Tap Industry 4.0 in 12th Plan

EXPERTS predict global growth will slow this year and the next. Many blame the tariff conflicts between the two super powers, the United States and China.

The trade war has started hurting both economies. Both are witnessing reduced trade. Job cuts have become common news. The many countries which depend on trade with both China and the United States are also not spared.

But that trade skirmish is not the only factor dragging down world growth. The Britain-EU Brexit stalemate is also another downside to the world’s economy (Brexit refers to the British vote to leave the EU).

Add to that the flare ups in the Straits of Hormuz (when Iran diverted a British-flagged oil tanker to one of its ports) as well as the Japan-South Korea economic spat over export restrictions, and an economic disaster for the world may be just around the corner.

Despite all that, Malaysia is still considered buoyant, with growth predicted to hover at more than 4%. Thanks to our relatively stable business climate, companies in China affected by the trade conflict are looking at Malaysia as a potential place to re-site their operations.

But experts agree this advantage can only be temporary. It may not be sustainable in the longer term. There are also other reasons why we need to be concerned about the future of the nation’s economy.

The two major pillars of our economy, oil and gas, and palm oil, may soon reach their limits. Petroleum is not only a depleting resource but it is also under considerable world pressure because of the growing shift away from fossil fuels. Palm oil has almost reached its limit in terms of production area. The growing environmental pressure on it is also not helping.

We have therefore to look for new opportunities to drive the nation’s economy. We can look to what is driving the new global economy as a guide.

Reading what is discussed widely in the media and the many business forums, green is obviously the colour of new opportunities.

Yes, concerns over global warming and climate change, polluted oceans and depleting key resources has led to a concerted global drive for greener technologies and more environment-friendly products and services.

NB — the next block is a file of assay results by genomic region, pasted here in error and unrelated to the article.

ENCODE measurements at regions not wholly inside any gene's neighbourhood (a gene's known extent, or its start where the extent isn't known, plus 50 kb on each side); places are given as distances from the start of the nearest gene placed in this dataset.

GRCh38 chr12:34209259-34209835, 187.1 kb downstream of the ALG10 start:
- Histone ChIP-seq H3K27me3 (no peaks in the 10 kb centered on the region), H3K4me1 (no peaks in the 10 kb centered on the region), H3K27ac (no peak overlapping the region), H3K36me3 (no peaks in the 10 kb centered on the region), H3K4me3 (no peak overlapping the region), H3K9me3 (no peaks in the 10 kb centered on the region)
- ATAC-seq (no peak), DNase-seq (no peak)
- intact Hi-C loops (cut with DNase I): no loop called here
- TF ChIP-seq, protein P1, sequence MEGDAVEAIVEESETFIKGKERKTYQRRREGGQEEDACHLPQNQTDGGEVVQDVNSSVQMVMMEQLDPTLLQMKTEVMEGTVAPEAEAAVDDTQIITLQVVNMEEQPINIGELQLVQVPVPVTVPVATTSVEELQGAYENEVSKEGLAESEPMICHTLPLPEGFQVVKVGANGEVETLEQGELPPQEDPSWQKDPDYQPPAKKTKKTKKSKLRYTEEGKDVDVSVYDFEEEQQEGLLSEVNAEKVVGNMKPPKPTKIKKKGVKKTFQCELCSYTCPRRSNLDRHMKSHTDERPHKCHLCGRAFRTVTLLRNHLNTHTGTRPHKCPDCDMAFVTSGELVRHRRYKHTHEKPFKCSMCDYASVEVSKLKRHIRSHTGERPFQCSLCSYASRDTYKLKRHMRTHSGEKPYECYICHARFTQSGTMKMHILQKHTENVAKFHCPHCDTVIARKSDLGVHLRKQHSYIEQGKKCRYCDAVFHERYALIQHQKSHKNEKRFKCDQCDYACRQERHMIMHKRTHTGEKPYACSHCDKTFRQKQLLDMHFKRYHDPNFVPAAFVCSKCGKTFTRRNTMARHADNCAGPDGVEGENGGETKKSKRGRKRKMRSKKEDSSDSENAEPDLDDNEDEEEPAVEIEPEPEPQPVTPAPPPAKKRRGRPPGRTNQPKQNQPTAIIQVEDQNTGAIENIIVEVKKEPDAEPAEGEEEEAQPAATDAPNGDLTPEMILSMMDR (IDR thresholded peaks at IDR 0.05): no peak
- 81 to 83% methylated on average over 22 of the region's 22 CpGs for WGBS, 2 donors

There is also a growing preference for resource-efficient production systems, especially for energy and water.

The era of digitalisation is now upon us. Technologies such as artificial intelligence, the Internet of Things, bioengineering and the like are set to rule the new economy. Some refer to these technologies as the 4th industrial revolution, or Industry 4.0, as some like to call it.

There are already widespread predictions that Industry 4.0 will influence not only manufacturing but literally all aspects of the world economy.

Industry 4.0 technologies will transform agriculture and food production. It will also revolutionise education. Some have even gone to the extent of saying that schools and universities will witness drastic changes in teaching, learning and research methods.

The financial service sector will also not escape the influence of Industry 4.0 technologies. There is now serious talk about new finance technologies taking over some of the functions of banks – the rising interest in cryptocurrencies worries banks the most.

Countries the world over are already formulating plans to gain the most benefit from the Industry 4.0 economic era.

Malaysia is no exception. A national blueprint on Industry 4.0 is already out. The International Trade and Industry Ministry has been charged with coordinating the plan. At the same time, the nation’s 12th Malaysia Plan is being hatched to chart our next phase of growth. There is no doubt that Industry 4.0 will be a key feature of this plan.

But if we are to derive the maximum socioeconomic benefits from Industry 4.0, we should not confine ourselves to merely importing and using the technologies associated with it. We must also look at potential business opportunities that it will bring. A key opportunity is in the manufacture of components that make up robotics, artificial intelligence products and the like.

As a country we need to strategise to attract investments, both local and foreign, in the sector. A careful study of the emerging businesses is necessary if we are to strategise to tap Industry 4.0 for the 12th Malaysia Plan.


Fellow, Academy of Sciences Malaysia University UCSI

Article type: metered
User Type: anonymous web
User Status:
Campaign ID: 1
Cxense type: free
User access status: 3
Subscribe now to our Premium Plan for an ad-free and unlimited reading experience!

Next In Letters

LCS issue: Pakatan’s latest drama to win support?
Fighting the ‘mat rempit’ menace: Amendment to Road Transport Act for the benefit of all
Performance in Birmingham should have been better
Longer wait to close CPF account
Bill fits way of life in Islam
Bowled over by landmark court decision
Banking on states to comply
Construct lay-bys on expressways
In praise of Tze Yong’s splendid run
Politics of development

Others Also Read